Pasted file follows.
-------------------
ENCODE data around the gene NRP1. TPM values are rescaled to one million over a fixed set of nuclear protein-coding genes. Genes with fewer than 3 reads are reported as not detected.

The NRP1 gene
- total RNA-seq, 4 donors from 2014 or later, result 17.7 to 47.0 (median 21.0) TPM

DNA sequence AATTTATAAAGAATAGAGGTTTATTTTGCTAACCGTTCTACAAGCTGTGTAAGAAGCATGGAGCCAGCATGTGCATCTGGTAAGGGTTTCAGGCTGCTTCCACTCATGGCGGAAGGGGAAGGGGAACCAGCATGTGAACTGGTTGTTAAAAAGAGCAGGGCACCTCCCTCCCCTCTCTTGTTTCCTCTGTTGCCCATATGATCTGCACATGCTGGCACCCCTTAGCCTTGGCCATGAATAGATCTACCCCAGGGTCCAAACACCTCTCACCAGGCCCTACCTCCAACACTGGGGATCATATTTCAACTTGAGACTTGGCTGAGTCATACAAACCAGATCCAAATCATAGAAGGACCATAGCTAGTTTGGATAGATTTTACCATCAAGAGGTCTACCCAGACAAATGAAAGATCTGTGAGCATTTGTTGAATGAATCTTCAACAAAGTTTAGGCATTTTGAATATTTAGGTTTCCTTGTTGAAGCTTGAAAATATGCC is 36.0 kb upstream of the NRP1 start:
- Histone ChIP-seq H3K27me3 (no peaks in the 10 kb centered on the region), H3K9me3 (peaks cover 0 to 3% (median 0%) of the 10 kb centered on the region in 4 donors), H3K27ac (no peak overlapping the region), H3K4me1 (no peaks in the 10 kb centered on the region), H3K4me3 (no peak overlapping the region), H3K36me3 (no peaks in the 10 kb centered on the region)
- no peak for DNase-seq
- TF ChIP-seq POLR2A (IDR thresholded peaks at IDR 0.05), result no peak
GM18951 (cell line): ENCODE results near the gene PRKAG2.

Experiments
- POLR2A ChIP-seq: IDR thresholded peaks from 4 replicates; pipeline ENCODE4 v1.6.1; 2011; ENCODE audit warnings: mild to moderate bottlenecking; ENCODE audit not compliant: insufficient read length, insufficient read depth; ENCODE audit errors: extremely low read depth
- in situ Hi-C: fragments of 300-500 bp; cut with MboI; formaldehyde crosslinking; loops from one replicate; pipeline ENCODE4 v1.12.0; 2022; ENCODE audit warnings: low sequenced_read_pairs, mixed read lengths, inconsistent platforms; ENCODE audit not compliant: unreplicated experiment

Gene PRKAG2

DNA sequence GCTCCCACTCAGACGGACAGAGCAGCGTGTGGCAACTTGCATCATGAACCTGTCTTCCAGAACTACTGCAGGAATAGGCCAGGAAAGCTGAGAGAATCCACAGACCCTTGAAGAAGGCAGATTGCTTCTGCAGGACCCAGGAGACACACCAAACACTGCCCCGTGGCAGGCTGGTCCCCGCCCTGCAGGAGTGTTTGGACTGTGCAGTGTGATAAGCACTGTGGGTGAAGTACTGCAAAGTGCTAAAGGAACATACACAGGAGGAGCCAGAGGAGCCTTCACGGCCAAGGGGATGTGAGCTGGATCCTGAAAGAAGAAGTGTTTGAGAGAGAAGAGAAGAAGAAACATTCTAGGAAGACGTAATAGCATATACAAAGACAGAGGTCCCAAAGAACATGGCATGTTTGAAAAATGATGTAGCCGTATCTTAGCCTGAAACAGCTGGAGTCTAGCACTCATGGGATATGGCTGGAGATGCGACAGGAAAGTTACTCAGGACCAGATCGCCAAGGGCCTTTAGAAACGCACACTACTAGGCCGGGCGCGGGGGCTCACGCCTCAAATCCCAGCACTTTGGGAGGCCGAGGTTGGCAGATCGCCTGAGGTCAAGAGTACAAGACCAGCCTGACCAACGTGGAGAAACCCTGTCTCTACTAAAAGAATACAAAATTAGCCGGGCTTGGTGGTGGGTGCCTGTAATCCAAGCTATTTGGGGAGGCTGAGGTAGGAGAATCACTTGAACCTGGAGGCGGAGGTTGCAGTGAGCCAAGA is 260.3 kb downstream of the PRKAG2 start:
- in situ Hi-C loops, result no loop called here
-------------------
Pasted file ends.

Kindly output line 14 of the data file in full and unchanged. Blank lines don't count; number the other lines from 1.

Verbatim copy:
- in situ Hi-C loops, result no loop called here